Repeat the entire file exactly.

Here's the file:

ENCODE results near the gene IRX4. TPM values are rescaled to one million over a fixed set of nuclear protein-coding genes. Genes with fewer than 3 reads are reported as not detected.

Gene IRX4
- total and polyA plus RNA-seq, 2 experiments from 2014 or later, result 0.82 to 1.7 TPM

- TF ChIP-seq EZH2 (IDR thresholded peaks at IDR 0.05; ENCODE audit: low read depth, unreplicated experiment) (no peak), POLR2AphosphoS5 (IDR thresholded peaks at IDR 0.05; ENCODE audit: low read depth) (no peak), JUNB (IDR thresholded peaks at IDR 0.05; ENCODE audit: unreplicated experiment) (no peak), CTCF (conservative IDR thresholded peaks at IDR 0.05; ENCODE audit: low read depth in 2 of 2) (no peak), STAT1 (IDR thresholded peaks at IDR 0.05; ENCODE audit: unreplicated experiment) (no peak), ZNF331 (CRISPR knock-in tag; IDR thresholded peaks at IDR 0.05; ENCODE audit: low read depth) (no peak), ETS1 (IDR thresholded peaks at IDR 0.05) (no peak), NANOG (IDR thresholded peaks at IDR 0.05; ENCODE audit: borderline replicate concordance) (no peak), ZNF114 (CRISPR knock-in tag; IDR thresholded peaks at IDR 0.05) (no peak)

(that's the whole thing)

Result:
ENCODE results near the gene IRX4. TPM values are rescaled to one million over a fixed set of nuclear protein-coding genes. Genes with fewer than 3 reads are reported as not detected.

Gene IRX4
- total and polyA plus RNA-seq, 2 experiments from 2014 or later, result 0.82 to 1.7 TPM

- TF ChIP-seq EZH2 (IDR thresholded peaks at IDR 0.05; ENCODE audit: low read depth, unreplicated experiment) (no peak), POLR2AphosphoS5 (IDR thresholded peaks at IDR 0.05; ENCODE audit: low read depth) (no peak), JUNB (IDR thresholded peaks at IDR 0.05; ENCODE audit: unreplicated experiment) (no peak), CTCF (conservative IDR thresholded peaks at IDR 0.05; ENCODE audit: low read depth in 2 of 2) (no peak), STAT1 (IDR thresholded peaks at IDR 0.05; ENCODE audit: unreplicated experiment) (no peak), ZNF331 (CRISPR knock-in tag; IDR thresholded peaks at IDR 0.05; ENCODE audit: low read depth) (no peak), ETS1 (IDR thresholded peaks at IDR 0.05) (no peak), NANOG (IDR thresholded peaks at IDR 0.05; ENCODE audit: borderline replicate concordance) (no peak), ZNF114 (CRISPR knock-in tag; IDR thresholded peaks at IDR 0.05) (no peak)